When stratified by WTC-related exposure category (Table 2), longitudinal analysis indicated statistically significant improvement in all lung function parameters among local worker, resident, rescue/recovery, and clean-up workers, with the exception of %FEV1 among the clean-up group (P ≥ 0.01). The rescue/recovery group demonstrated the greatest annual improvement in all lung function parameters, whereas the local worker group showed the least improvement.
We report longitudinal assessment of spirometry parameters in a group of community members with potential for WTC dust exposures. Our analyses of a group of patients with heterogeneous exposures to environmental contaminants related to the September 11 disaster showed statistically significant temporal improvements in lung function in the group as a whole, with the degree of improvement varying by the pattern of spirometry at enrollment, the category of WTC-related exposure, and smoking status.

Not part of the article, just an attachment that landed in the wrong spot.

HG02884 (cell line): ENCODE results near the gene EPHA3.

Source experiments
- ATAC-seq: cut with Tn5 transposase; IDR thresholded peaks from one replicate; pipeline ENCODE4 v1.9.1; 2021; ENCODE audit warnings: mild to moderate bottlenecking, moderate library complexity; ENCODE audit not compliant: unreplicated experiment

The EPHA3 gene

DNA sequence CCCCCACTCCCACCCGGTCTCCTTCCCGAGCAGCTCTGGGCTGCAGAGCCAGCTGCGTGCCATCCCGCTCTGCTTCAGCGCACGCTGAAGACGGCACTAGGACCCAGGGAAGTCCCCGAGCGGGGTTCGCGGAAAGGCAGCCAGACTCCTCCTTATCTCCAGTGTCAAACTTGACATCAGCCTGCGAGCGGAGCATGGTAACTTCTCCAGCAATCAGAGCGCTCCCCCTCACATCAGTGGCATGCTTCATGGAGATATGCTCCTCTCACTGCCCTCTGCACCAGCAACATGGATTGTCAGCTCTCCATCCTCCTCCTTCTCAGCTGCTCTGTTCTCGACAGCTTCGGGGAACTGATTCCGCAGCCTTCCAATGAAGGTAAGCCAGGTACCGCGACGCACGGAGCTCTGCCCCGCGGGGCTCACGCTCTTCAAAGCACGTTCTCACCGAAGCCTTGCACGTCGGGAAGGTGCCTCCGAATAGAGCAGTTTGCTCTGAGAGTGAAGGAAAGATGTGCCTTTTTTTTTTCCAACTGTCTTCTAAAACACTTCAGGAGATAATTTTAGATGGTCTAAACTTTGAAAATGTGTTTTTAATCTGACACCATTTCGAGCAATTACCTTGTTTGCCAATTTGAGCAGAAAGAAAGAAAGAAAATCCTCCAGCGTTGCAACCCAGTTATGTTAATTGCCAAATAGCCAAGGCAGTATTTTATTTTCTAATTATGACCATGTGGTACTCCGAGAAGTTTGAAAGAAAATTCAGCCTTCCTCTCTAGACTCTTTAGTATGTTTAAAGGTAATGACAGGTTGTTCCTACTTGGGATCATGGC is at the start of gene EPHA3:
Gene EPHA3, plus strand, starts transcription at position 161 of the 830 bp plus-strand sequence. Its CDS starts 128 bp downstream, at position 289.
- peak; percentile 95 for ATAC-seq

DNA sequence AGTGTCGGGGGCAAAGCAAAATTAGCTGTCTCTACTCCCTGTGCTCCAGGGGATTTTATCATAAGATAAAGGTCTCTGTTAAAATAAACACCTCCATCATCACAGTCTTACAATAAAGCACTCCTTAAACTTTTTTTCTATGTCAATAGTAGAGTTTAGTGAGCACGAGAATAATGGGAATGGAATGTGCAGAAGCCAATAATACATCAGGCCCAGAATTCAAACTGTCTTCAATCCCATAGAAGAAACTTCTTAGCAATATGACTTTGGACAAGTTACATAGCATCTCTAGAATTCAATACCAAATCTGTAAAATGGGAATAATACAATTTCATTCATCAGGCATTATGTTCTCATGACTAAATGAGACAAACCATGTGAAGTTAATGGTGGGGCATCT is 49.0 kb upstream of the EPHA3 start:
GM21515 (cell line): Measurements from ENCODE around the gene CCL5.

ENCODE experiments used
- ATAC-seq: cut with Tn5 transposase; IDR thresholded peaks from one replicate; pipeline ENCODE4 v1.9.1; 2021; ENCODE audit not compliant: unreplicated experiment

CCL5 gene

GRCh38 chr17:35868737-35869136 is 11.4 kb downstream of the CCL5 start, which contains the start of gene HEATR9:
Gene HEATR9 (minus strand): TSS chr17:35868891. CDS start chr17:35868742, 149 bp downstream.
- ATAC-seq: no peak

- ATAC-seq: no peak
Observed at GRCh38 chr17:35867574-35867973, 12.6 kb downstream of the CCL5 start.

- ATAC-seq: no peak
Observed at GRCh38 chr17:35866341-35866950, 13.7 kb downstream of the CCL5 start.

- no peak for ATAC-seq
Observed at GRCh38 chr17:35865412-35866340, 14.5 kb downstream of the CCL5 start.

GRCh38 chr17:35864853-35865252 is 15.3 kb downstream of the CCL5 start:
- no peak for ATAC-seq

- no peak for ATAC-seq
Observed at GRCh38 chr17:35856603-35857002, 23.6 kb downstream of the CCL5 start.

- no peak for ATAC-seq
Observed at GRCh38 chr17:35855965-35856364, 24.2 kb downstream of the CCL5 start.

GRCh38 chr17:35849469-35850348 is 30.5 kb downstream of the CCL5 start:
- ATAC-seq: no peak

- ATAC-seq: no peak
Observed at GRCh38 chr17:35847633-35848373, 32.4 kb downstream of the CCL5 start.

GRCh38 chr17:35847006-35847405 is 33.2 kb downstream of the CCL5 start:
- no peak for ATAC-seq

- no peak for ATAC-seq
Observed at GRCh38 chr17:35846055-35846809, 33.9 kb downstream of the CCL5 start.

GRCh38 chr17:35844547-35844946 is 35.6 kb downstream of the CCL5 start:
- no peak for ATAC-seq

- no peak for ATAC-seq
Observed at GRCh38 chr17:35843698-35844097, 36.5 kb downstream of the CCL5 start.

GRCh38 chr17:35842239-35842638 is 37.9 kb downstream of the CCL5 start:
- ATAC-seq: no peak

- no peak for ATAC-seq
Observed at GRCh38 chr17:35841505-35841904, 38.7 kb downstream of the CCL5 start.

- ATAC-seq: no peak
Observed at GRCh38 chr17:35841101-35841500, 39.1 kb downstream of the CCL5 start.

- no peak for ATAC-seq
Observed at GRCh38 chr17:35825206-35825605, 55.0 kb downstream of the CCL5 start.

We demonstrated overall improvement in spirometry parameters during an average 2.4-year follow-up period in this community cohort enrolled in a treatment program about 4 years after the WTC disaster on September 11, 2001. These data are in contrast with longitudinal analyses of lung function in those involved in rescue and recovery.14,15 Among firefighters, an initial loss of lung function was detected within the first year after exposure with subsequent decline in lung function approximating the expected age-related change.14 Analysis of an additional rescue and recovery population also demonstrated a reduction of lung function over time, although analysis was limited by lack of antecedent data.15 Our baseline observational period started 4 years after the event, and unlike data in firefighters, we did not have lung function data before or within the years immediately after exposure. The increase in spirometry measurements is also in contrast with the anticipated loss of 31 mL/yr in FEV1 that has been reported in longitudinal studies of nonsmokers with asthma and the loss in lung function in patients with chronic obstructive pulmonary disease.25–27 The improvement in lung function in the WTCEHC population suggests the presence of a reversible component of lung injury in the population despite the delayed time of entry into the treatment program.